g. removing said mask and the exposed, unplated parts of said conductive layer, whereby each terminal includes a remnant of said conducting layer and a quantity of solder, and

h. heating the electroplated solder on said terminals to cause said solder to contract into rounded bumps on said terminals.

2. The steps in a method of forming bumps of solder on terminal areas of integrated circuit chips for mounting said chips on carrier modules and for connecting the circuits of said chips to conductors of said carrier modules, which steps comprise a. applying a glass coating to a silicon wafer having a plurality of circuits thereon distributed suitably for the fragmentation of said wafer into chips, each having a circuit and terminals, said glass coating covering said circuits and terminal areas,

b. forming openings in the glass coating to expose said terminals c. fonning openings in said glass coating to expose areas of the silicon of said wafer at positions between the chips-tobe,

d. depositing over said wafer a conducting layer of contact metal suitable for making adherent conductive connections to said terminals and to said silicon at said interchip areas, said metal layer covering said glass coating and forming electrically conductive bonds to said tenninals and to the silicon exposed at said interchip areas,

e. covering said layer of contact metal with a masking layer of electroplating resist and providing openings therein over said terminals for exposing said contact metal,

f. applying an electric connection to the silicon of said wafer for thereby obtaining good electric conduction to said terminals of each chip through said silicon and through the bonds of said contact metal to the silicon at said interchip areas,

g. utilizing said connection for electroplating solder onto the parts of said contact metal layer over said terminals so exposed through the openings in said resist,

h. removing said resist and removing the then exposed, un-

lated parts of said contact metal layer, and i. eating the electroplated solder on said terminals to cause said solder to contract into a rounded bump on each terminal.

3. The method of claim 2 wherein said openings in said glass coating at said positions between the chips-to-be are formed by removing glass along substantially the lines along which the wafer is to be parted for forming separate chips.

4. The method of claim 2 wherein said terminals comprise a metal selected from the group consisting of aluminum, chromium, molybdenum, tungsten, copper or silver.

5. The method of claim 2 wherein said conducting layer is formed by first depositing a layer of chromium and then a layer of copper over said chromium with said copper having a thickness greater than said chromium.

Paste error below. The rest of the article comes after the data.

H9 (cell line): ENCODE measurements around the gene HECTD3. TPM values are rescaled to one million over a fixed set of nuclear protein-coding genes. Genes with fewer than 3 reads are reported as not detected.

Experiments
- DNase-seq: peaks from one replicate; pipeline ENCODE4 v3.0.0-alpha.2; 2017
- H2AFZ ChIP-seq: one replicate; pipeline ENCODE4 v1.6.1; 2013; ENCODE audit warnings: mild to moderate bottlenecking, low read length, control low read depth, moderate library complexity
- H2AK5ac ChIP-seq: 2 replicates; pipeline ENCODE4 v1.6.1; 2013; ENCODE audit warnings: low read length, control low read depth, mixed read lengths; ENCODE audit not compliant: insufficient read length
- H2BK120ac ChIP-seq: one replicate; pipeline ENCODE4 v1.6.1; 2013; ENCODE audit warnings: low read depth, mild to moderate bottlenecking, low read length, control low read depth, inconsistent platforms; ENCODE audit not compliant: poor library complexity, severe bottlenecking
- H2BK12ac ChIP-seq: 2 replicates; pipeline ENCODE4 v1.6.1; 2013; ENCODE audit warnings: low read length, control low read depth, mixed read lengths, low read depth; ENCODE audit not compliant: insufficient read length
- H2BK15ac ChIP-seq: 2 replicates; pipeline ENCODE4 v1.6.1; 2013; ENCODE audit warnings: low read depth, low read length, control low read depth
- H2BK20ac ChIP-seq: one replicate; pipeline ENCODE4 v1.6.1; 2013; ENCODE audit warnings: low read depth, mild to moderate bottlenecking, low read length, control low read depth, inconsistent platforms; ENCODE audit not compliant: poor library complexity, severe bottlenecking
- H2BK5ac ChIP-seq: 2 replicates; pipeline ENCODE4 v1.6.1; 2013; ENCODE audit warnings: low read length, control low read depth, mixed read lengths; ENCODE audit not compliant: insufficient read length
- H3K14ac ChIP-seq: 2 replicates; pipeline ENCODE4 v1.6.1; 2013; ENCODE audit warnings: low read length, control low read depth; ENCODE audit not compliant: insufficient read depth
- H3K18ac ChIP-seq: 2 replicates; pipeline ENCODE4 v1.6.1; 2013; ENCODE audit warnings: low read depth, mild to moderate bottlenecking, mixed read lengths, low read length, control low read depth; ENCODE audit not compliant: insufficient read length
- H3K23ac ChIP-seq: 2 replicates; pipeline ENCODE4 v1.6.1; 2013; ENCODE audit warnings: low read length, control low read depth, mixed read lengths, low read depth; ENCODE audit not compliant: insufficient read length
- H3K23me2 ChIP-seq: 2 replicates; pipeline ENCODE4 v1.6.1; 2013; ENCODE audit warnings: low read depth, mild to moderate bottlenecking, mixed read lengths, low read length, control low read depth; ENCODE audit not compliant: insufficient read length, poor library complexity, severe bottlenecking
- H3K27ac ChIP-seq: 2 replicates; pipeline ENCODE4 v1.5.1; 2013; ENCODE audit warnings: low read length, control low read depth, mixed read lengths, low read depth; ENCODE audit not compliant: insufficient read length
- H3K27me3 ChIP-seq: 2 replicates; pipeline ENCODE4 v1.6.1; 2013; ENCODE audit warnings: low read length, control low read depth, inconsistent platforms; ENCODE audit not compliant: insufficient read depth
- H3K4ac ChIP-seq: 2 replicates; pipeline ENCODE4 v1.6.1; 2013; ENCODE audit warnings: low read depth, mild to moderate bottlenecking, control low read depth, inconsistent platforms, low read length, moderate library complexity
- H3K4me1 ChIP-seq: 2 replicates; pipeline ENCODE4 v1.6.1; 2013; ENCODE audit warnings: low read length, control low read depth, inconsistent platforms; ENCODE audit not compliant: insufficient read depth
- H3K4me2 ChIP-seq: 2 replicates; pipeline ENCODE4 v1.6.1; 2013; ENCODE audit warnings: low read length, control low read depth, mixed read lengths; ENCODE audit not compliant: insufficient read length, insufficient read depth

6. The method of claim 2 wherein said solder comprises zero to five parts by weight of tin and 100 to parts by weight of lead.

Patent Citations
Cited PatentFiling datePublication dateApplicantTitle
US3401055 *Dec 31, 1964Sep 10, 1968IbmVapor depositing solder
US3408271 *Dec 6, 1965Oct 29, 1968Hughes Aircraft CoElectrolytic plating of metal bump contacts to semiconductor devices upon nonconductive substrates
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US3462349 *Sep 19, 1966Aug 19, 1969Hughes Aircraft CoMethod of forming metal contacts on electrical components
US3528892 *Apr 8, 1968Sep 15, 1970Joseph J MazurPlating method
Non-Patent Citations
Reference
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2 *The Effect of Board Thickness to Hole Diameter Ratio on Plating of Printed Circuits by B. F. Rothschild, Plating, April 1966, pgs. 437 440
Referenced by
Citing PatentFiling datePublication dateApplicantTitle
US4011144 *Dec 22, 1975Mar 8, 1977Western Electric CompanyMethods of forming metallization patterns on beam lead semiconductor devices
US4383886 *Nov 5, 1981May 17, 1983Tokyo Shibaura Denki Kabushiki KaishaMethod of manufacturing a semiconductor element
US4586990 *Feb 13, 1984May 6, 1986Gsp Metals & Chemicals CorporationElectroplating terminals of integrated circuits with lead and tin
US4754912 *Nov 16, 1987Jul 5, 1988National Semiconductor CorporationControlled collapse thermocompression gang bonding
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US7081404Feb 17, 2004Jul 25, 2006Unitive Electronics Inc.Methods of selectively bumping integrated circuit substrates and related structures
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US7531898Nov 9, 2005May 12, 2009Unitive International LimitedNon-Circular via holes for bumping pads and related structures
US7547623Jun 29, 2005Jun 16, 2009Unitive International LimitedMethods of forming lead free solder bumps
US7579694Jun 2, 2006Aug 25, 2009Unitive International LimitedElectronic devices including offset conductive bumps
US7839000May 8, 2009Nov 23, 2010Unitive International LimitedSolder structures including barrier layers with nickel and/or copper
US7879715Oct 8, 2007Feb 1, 2011Unitive International LimitedMethods of forming electronic structures including conductive shunt layers and related structures
US8294269Dec 8, 2010Oct 23, 2012Unitive InternationalElectronic structures including conductive layers comprising copper and having a thickness of at least 0.5 micrometers
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WO1983003266A1 *Mar 15, 1983Sep 29, 1983Gsp Metals Chemicals CorpChelating metals